There is a powerful narrative brewing about President Obama’s healthcare legislation. If you oppose the controversial bill, you must be:
A nut; or,
A Republican – ie, all of the above.
Never mind that as of today’s polling, more than half the country still doesn’t like the bill. Naysayers are simply misguided, and will be turned around by our insistent president, or his fans in the media. Editors at the New York Times, for instance, dismiss opposition as “narrow political obstructionism”, and have done their best to shield readers from the ugly impact of the bill. Even so, there are a few balky Americans who may require harsher reeducation, such as corporate leaders.
This week, several large companies announced that they will take significant charges to first-quarter profits in anticipation of higher costs stemming from Obamacare. The administration and law maker’s immediate reaction was hostility and skepticism, respectively, who brook no criticism of their handiwork. California Democrat Henry Waxman, head of the Committee on Energy and Commerce, plans to hold meetings next month “to investigate the effects of the law on big companies.” He has asked the CEOs of companies like Caterpillar, Deere and others to document the accounting behind the planned charges, implying that the write-offs were a political stunt. Has Mr. Waxman ever met an accountant? Unlike members of Congress, CPAs generally don’t engage in frivolous antics. A CEO actually has extremely limited authority over his income statement.
Whiny governors and mayors are next on the tutoring program. A front-page headline in the New York Times carried after the crucial vote warns “Some States Find Burdens in Health Laws.” Really? Now, there’s a shocker – except that state executives have been warning of such issues for months. With great surprise, the Times reveals that Arizona, for instance, will struggle to fund insurance for 350,000 children and adults that lost coverage as that state attempted to stem its $2.6 billion budget deficit. California has to find $500 million to meet the increase in Medicaid payments required under Obamacare. Texas, too, will struggle to meet higher Medicaid outlays. There was a reason that Ben Nelson wanted a special deal – the bill foists off onto the states giant new Medicaid obligations, which many will not easily meet.
Also alarming is the news that New York City will have to close public hospitals because of a looming $1.5 billion budget shortfall. The city’s Health & Hospital Corporation treated 452,000 uninsured patients last year. Budget-driven shut-downs will certainly make it harder to treat the thousands of new patients lining up to take advantage of their new health care coverage. President Obama and his admirers in the press have been unwilling or unable to imagine that fiscal problems facing states and municipalities should hamper federal largesse. Taxes raised to prop up Obamacare will limit monies available to maintain state or city programs – or to other destinations, such as jobs programs. In other words, it really is a zero-sum game. For ordinary citizens, paying higher state taxes feels just like paying higher federal taxes. President Obama continues to operate as though those pesky local budget issues sully a different planet.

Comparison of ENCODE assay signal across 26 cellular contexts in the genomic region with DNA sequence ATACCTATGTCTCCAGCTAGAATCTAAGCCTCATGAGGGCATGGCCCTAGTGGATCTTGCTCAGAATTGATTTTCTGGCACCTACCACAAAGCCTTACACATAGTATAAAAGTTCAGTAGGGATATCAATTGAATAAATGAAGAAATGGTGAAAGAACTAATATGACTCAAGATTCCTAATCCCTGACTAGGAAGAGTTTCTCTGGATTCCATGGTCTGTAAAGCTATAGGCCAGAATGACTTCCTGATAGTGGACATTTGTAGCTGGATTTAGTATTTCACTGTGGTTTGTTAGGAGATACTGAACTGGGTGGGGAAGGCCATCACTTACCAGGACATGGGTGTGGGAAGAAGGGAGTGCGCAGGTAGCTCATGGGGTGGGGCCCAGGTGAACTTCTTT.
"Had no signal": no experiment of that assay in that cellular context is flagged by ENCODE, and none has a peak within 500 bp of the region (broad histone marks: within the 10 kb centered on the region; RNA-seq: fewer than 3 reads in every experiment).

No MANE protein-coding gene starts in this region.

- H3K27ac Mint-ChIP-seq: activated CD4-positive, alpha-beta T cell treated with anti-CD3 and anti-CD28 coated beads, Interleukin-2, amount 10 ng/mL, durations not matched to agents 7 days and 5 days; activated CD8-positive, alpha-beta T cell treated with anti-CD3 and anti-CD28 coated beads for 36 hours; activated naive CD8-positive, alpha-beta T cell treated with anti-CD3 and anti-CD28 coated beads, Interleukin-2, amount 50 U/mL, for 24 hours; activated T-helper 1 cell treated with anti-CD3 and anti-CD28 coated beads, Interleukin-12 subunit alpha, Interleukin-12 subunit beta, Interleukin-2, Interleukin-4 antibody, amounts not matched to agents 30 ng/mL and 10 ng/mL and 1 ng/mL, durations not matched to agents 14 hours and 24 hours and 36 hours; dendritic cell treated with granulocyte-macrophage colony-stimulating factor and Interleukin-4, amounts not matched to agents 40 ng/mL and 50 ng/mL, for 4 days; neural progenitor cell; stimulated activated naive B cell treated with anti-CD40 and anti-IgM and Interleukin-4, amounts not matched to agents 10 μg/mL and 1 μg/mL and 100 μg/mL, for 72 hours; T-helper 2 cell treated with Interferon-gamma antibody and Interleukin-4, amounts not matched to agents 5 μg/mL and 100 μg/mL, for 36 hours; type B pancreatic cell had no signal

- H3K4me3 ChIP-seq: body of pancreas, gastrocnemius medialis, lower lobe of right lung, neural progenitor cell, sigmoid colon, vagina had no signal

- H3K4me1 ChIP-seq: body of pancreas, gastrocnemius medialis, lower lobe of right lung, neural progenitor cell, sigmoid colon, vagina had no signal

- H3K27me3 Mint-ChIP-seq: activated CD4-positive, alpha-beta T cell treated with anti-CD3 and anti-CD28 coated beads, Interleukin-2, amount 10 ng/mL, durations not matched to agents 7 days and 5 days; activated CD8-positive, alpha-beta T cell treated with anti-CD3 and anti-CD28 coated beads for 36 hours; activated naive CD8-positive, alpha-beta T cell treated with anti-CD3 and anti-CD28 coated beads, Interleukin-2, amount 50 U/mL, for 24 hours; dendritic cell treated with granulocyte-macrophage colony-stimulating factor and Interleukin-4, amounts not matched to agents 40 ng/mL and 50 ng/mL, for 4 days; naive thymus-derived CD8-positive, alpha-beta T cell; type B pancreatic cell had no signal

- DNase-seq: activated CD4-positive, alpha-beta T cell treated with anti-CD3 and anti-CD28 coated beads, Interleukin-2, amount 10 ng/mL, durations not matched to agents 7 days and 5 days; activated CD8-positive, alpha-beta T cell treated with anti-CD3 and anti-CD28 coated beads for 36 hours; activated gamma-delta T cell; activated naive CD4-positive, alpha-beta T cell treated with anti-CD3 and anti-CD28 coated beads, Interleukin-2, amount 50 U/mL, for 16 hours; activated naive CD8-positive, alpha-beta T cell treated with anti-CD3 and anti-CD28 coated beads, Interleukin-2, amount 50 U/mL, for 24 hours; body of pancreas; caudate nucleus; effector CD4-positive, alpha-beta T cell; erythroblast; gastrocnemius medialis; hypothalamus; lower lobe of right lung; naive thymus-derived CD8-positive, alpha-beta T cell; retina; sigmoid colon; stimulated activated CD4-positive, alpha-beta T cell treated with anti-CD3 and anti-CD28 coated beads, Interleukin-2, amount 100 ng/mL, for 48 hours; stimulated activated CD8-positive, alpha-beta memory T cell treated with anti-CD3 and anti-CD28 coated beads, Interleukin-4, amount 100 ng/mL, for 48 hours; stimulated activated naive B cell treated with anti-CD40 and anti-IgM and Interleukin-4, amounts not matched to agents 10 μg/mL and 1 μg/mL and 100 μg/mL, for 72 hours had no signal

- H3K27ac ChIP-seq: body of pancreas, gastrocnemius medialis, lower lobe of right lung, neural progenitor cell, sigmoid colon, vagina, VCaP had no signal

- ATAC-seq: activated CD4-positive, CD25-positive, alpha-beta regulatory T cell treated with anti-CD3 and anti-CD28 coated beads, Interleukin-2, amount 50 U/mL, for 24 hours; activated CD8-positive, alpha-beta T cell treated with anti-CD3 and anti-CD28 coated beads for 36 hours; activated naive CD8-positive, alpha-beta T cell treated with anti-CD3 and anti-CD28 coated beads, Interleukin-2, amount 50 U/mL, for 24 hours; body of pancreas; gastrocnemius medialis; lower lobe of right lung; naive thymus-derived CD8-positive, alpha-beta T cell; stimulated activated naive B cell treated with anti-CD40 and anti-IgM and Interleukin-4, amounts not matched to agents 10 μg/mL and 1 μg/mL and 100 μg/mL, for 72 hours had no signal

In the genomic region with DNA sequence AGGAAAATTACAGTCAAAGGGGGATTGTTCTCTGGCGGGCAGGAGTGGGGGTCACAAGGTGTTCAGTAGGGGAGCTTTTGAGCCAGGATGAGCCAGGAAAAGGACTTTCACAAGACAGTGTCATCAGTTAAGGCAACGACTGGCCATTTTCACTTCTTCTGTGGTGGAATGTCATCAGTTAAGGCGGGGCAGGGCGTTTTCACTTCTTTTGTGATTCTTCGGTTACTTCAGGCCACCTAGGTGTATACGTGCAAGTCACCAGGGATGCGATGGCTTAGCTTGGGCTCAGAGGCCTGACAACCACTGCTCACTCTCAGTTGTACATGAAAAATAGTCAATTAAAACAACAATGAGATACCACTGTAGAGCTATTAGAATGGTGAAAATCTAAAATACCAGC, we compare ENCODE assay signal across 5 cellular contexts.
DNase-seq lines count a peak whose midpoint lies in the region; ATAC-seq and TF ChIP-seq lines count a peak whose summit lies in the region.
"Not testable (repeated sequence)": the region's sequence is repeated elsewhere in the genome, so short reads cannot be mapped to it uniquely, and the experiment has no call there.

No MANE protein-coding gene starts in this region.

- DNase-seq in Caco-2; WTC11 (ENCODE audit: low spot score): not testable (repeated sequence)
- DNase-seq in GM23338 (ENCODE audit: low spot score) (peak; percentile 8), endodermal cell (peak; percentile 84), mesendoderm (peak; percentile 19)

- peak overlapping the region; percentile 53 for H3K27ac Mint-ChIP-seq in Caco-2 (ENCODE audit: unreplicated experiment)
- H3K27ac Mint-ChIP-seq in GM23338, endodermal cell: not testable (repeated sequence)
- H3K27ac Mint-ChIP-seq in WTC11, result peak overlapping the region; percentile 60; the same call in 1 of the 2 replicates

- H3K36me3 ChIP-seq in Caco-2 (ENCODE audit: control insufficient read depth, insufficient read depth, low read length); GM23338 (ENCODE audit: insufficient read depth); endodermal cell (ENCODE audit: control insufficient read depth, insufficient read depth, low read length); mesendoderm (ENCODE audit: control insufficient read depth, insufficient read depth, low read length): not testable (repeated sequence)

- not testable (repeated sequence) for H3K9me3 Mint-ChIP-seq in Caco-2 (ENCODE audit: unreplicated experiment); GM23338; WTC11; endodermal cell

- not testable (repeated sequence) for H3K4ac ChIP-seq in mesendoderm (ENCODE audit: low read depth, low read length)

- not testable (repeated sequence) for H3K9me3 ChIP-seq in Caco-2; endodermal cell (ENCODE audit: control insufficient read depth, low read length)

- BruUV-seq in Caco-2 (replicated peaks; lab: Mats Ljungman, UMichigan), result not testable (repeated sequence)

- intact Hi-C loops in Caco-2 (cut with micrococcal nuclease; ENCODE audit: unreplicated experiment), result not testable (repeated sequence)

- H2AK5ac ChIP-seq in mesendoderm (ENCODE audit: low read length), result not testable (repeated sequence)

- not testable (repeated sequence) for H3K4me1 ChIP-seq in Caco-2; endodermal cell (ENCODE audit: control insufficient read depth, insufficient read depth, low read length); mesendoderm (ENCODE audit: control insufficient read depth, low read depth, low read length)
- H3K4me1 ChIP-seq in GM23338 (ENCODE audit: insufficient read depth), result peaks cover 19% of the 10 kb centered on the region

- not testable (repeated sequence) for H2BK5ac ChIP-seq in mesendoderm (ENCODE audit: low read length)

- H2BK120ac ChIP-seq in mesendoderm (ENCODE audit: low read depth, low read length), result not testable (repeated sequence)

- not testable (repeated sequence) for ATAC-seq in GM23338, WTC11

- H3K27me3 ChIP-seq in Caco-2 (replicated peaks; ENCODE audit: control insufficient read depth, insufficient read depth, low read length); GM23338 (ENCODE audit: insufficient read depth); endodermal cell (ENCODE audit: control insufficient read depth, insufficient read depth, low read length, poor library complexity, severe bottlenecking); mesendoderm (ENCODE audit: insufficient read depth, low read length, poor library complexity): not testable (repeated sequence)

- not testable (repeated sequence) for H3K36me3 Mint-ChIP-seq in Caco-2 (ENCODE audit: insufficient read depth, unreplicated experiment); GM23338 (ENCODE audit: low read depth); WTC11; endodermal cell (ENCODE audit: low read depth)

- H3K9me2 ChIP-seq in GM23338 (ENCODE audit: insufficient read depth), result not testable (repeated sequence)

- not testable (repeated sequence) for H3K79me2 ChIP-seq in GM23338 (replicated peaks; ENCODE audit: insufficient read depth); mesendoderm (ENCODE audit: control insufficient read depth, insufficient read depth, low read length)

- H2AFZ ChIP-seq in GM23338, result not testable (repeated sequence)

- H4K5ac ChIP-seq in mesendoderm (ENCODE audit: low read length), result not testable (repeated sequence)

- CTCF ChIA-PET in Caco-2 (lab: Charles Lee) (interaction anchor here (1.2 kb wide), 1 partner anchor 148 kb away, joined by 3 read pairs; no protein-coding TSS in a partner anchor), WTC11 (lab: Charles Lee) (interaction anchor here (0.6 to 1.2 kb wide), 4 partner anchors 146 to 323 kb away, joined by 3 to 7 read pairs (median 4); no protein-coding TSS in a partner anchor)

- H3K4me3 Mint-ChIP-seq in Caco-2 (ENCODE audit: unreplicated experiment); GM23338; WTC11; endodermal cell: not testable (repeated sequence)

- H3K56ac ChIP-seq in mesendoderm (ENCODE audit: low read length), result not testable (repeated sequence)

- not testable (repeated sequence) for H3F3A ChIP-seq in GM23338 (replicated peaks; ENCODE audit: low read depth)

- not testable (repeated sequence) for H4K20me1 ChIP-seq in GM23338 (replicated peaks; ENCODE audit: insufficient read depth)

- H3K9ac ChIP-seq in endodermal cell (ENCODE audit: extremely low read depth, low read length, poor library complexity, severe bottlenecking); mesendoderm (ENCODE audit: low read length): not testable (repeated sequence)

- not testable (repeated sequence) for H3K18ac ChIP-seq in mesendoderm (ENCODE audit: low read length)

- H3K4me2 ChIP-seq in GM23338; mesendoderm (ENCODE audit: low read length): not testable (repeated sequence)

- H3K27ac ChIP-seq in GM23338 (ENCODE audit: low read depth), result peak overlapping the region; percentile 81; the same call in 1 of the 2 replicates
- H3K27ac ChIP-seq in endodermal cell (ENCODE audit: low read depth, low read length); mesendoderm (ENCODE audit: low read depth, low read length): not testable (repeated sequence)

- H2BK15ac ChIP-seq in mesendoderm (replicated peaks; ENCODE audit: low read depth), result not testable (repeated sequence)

Also in need of reeducation are those examining Social Security. Excitement over the passage of the health care bill has encouraged comparisons with other socially progressive, nation-changing legislation – like Social Security. It was probably just coincidental that the New York Times waited until the day after the health care vote to run a sobering front-page story about the fiscal challenges faced by Social Security. By mid-week, the paper reported that for the first time in its history, the giant entitlements program would likely pay out more than it takes in this year. That threshold could become “the first step of a long, slow march to insolvency.” Stories like that make readers anxious about the sustainability of large government programs – programs like, well, you can fill in the blanks.
Meanwhile, recent op-eds reveal how health care critics will be treated going forward. Writing in the Times, Charles Blow portrays tea-partiers and others opposing the bill as racist hate-mongers. Blow admits the tea-partiers may have “some legitimate concerns (taxation, the role of government, etc.) but its message is lost in the madness.” Blow dismisses anxieties about rising taxes and the expanding reach of government, of course. I wonder what the “etc.” stands for -- fiscal insolvency?
The country is reeling from the worst recession in decades, a profound distrust of our financial institutions, massive unemployment, real anxieties about budget deficits and our country’s role in the world, and disillusionment with our political process. We need to continue a legitimate and honest dialog about the shortcomings of Obama’s healthcare bill, not a Maoist reeducation of the masses.
Liz Peek is a columnist with the New York Sun, Foxnews.com and the Huffington Post. She is a graduate of Wellesley College with an honors degree in Economics and was the first woman to lead the National Association of Petroleum Investment Analysts.